Dustin Lance Black is having trouble sitting still. It's the morning after the Hollywood premiere of his new film, J. Edgar, a biography of the notorious and likely closeted head of the Federal Bureau of Investigation, J. Edgar Hoover. He fidgets in his seat a bit, gets up to close the door to escape noise in the hallway, and pours himself a drink. Despite the interruptions, Black is consistently alert and articulate. He's perhaps relieved that the long-anticipated and already controversial biopic is finally being released. Writing a screenplay about such a complicated man was obviously a challenge to the talented 37-year-old. Biographies have speculated on Hoover's relationship with Clyde Tolson, his rather erudite right-hand man, and some have painted him as a cross-dresser. The Hoover portrayed by Leonardo DiCaprio in the Clint Eastwood–directed film emerges as a somewhat sympathetic man capable of great cruelty yet tortured by his affection for Tolson (Armie Hammer). Black tells me that activist Cleve Jones said to him, "I can't believe you made me feel for that monster." Black explains his depiction by saying that if we continue to demonize Hoover, we learn nothing about what causes homophobic behavior. Black's goal is to understand the heart of a monster.
Black's restlessness has served him and LGBT people well. After deservedly winning the Academy Award for his screenplay for Milk and delivering a galvanizing acceptance speech, Black has directed a film, Virginia; is currently working on two screenplays; and is a founding member of the American foundation for Equal Rights, which is leading the federal case against California's discriminatory Proposition 8, which banned same-sex marriage. Black is so committed to this cause that he even penned a stage play, 8, taken from transcripts of the trial, that received a starry staged reading last month in New York. He also finds time to serve on the board of the Trevor Project, which offers crisis intervention for LGBT youth.
Black discusses with The Advocate whether he humanized a monster in J. Edgar (now in theaters across the country), the complicated relationship between Hoover and Tolson, the obligations that come with being a public figure, and even weighs in on the Brett Ratner controversy.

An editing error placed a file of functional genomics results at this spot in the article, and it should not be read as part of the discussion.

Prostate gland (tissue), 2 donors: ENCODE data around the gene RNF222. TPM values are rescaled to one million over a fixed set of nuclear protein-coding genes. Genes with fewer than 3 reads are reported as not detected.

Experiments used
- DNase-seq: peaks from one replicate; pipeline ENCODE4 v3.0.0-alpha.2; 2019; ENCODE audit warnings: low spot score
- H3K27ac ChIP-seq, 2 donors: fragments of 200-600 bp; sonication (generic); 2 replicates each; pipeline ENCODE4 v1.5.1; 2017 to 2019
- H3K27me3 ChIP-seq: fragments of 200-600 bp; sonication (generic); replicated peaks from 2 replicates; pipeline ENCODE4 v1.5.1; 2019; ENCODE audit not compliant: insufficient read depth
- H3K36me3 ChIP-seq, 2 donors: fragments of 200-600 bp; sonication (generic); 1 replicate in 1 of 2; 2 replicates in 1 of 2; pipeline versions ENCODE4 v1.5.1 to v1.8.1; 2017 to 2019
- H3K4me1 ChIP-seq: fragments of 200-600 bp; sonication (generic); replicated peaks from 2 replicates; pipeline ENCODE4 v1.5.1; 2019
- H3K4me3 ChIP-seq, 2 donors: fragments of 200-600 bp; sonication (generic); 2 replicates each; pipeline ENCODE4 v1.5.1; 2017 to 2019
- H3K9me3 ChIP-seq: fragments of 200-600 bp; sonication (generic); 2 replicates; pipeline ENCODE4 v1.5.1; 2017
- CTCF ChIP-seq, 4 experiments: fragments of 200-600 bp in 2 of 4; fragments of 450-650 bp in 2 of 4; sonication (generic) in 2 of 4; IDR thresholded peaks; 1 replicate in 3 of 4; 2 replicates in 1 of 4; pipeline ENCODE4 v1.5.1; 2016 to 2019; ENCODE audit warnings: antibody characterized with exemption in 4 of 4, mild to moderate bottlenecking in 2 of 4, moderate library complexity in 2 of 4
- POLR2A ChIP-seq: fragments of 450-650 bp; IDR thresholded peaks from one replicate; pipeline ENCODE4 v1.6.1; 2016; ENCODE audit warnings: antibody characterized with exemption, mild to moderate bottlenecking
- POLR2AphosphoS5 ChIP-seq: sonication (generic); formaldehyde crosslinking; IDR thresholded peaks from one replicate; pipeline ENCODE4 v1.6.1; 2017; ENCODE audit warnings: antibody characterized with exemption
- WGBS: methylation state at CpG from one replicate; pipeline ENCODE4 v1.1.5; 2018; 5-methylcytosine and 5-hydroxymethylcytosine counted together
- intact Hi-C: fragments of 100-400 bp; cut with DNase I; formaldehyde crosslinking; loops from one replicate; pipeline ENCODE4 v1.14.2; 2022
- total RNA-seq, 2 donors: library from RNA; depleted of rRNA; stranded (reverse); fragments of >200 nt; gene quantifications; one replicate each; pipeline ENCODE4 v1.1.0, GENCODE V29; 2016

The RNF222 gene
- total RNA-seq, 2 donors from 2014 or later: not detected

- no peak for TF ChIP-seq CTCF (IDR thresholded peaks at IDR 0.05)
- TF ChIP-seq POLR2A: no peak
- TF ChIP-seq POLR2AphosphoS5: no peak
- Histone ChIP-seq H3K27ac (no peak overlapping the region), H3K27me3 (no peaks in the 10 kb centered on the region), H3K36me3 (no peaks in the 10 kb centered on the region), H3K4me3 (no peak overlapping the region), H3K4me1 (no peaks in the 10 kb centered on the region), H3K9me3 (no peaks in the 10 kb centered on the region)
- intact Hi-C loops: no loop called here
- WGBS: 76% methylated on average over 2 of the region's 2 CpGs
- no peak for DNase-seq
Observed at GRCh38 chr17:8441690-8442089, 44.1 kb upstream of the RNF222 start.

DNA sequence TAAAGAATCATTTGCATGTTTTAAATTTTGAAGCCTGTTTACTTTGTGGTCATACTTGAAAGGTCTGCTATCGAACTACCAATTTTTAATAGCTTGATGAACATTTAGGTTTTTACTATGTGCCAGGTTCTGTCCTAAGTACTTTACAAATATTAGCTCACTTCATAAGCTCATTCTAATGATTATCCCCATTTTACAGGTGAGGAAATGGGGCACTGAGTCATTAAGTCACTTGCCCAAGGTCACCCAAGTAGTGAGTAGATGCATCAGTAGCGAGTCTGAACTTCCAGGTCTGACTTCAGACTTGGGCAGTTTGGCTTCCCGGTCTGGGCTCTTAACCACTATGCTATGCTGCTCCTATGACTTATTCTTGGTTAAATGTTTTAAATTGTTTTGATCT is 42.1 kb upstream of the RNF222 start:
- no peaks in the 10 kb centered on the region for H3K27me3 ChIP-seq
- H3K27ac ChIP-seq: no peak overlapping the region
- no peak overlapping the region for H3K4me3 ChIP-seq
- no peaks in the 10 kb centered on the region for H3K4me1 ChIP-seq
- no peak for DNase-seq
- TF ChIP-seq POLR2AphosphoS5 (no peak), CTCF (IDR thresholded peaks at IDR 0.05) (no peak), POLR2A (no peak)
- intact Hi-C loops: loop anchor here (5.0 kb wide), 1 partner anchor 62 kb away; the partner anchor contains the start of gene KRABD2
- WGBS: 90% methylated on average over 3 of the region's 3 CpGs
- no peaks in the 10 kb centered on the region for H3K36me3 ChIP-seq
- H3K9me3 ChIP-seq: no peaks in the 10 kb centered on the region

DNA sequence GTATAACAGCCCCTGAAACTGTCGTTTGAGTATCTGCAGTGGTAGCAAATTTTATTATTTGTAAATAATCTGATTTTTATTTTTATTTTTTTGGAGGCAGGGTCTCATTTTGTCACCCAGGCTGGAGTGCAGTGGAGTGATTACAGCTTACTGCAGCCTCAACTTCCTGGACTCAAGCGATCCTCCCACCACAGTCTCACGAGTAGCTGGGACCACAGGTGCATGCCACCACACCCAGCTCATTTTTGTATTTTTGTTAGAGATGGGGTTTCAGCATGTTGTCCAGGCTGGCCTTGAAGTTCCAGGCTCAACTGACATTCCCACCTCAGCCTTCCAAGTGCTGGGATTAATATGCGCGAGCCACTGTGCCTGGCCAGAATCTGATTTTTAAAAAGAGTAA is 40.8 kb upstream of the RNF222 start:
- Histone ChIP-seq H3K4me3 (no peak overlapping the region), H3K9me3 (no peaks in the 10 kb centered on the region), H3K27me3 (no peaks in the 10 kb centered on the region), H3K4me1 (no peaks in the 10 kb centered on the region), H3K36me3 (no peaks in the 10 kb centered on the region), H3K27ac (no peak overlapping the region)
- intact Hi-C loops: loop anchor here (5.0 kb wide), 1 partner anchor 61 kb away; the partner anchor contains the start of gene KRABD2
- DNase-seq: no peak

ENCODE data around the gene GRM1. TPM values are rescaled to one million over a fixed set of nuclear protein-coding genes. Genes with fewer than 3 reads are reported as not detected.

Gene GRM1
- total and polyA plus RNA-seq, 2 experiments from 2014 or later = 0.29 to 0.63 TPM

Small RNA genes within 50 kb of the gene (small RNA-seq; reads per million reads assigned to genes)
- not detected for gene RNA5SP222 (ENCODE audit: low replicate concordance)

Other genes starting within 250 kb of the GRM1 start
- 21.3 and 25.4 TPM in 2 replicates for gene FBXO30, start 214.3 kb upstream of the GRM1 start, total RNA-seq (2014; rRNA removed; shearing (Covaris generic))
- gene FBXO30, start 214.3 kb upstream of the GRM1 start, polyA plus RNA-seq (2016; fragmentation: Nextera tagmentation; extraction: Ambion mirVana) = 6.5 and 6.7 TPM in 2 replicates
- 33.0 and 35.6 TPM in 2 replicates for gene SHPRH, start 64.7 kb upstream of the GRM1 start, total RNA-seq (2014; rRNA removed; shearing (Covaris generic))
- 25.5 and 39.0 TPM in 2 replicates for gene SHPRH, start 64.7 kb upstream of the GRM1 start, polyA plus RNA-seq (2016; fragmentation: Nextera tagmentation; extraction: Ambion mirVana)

The Advocate: When did you first become aware of J. Edgar Hoover and what was your impression of him?
Dustin Lance Black: I was probably aware of him at a very early age. I grew up in a military family, which was also Mormon and conservative, so he was seen as a bit of a hero. Then as a gay guy coming out, you start looking into your own history and he’s seen as this villainous man. He blackmailed gay people and lesbians. I mean, there was certainly a file on Eleanor Roosevelt. He was heinous to, really, anyone who was different or had something to hide, which was highly hypocritical, since he had so much to hide. I thought that if we continue to demonize him, then we learn nothing. This was the most powerful man of the 20th century in the United States. We can’t get to the root of why, and we can’t fix the why, for me, that went to this big empty spot in his heart that society and his mother created. I met him as both a hero and a villain. The reading I did about him was the same. Every book had a political agenda. It didn’t really answer the why questions, it just answered what he did. When it did get into the emotional stuff, it was always sensational. I mean, they had him wearing a ball gown. I thought, Boy this just doesn’t ring true.
When the film was announced and all through production, there was a lot of speculation that it would be “de-gayed,” presumably due to having Clint Eastwood at the helm. What conversations did you have with Clint about the relationship between Hoover and Tolson?
Clint and I started talking immediately after he signed on. He wanted to know about the sources I’d used. He had so many questions. He wanted to know if his stutter was real or created. He really educated himself on Hoover’s life. He never once asked about the gay relationship or the love story. It wasn’t until we started shooting that I saw the reverence which he paid this loving relationship. It was incredibly moving to me that he never needed to ask. He treated it as if it was any other love story, with equal respect, dignity, and heart. In fact, he was the one who, after the fight scene between Hoover and Clyde, told Leo to tell Armie he loves him after he left the room. You won’t find those words in my script. This fight in the hotel room was all Clint. In terms of de-gaying, if anything, he made it more emotional and more true.
Did your research indicate they had a romantic or sexual relationship?
I don’t know how much sex they were having. I couldn’t anchor that in anything provable. I also didn’t need it for what I was trying to say. They may or may not have, but frankly, I wouldn’t want to see it. What’s important to me is they were not straight. They were two gay guys, in my opinion. Like any person who began his adolescence in that period, Hoover would have been very confused and very afraid. The things his mother says in the movie would have been things someone like that would say, based on what they heard. The story she tells about Barton Pinkus is true. He was a classmate who took his life after being discovered in a skirt and a bonnet. This is the world Hoover grew up in.